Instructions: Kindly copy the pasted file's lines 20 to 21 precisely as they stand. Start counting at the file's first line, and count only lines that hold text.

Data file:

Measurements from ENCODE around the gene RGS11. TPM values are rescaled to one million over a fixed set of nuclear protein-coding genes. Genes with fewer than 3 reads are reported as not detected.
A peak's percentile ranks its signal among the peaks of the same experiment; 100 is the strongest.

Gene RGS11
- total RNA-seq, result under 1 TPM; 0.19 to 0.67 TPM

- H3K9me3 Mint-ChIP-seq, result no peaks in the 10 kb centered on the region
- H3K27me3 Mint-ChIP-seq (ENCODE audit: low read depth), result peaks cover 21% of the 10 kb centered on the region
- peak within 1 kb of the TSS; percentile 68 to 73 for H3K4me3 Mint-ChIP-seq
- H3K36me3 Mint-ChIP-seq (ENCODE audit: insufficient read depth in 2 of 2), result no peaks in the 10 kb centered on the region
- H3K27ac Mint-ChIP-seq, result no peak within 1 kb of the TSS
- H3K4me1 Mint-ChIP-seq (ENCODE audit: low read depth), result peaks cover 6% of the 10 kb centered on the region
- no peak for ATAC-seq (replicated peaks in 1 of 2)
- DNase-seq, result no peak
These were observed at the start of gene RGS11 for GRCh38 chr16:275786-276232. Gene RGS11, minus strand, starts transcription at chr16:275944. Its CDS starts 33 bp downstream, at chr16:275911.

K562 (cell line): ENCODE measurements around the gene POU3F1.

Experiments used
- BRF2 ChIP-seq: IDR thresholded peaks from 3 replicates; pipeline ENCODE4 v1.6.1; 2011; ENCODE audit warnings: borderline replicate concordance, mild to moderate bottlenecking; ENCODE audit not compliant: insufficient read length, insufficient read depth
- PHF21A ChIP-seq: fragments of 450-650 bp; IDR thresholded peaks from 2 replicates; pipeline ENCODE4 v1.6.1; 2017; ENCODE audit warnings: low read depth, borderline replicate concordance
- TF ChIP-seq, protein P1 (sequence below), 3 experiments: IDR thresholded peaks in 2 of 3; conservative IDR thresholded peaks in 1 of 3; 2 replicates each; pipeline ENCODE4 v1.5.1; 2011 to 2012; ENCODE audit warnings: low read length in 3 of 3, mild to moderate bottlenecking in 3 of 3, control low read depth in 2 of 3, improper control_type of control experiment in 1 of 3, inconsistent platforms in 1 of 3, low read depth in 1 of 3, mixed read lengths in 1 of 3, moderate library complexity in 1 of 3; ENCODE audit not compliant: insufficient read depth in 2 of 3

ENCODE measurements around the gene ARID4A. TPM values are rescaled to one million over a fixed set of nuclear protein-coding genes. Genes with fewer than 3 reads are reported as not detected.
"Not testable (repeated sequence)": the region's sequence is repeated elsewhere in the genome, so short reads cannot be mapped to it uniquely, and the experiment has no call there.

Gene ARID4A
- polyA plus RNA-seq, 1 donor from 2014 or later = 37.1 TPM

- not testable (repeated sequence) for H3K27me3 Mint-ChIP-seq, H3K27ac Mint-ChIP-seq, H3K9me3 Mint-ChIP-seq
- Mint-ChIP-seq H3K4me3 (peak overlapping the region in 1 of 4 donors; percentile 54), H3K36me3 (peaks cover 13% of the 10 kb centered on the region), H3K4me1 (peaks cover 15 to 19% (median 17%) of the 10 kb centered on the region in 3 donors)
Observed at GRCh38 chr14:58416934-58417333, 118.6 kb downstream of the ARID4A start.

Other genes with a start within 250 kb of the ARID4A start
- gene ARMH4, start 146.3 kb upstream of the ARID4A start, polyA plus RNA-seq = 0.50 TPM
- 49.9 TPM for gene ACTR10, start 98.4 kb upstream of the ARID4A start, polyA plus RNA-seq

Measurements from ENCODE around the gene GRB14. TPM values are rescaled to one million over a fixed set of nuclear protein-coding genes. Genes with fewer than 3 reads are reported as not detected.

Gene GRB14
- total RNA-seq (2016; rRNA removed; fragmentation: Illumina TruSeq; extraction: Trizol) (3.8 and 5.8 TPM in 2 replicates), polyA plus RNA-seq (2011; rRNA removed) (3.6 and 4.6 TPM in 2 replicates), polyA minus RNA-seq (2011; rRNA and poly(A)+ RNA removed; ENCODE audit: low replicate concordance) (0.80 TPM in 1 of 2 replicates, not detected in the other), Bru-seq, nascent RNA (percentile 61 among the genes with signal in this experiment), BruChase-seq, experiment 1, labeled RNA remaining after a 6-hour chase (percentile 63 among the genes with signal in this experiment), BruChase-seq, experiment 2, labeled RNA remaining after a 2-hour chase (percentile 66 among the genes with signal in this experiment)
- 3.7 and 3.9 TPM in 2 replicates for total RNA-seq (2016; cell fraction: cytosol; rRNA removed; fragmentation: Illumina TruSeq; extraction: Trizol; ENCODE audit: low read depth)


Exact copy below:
"Not testable (repeated sequence)": the region's sequence is repeated elsewhere in the genome, so short reads cannot be mapped to it uniquely, and the experiment has no call there.

Gene ARID4A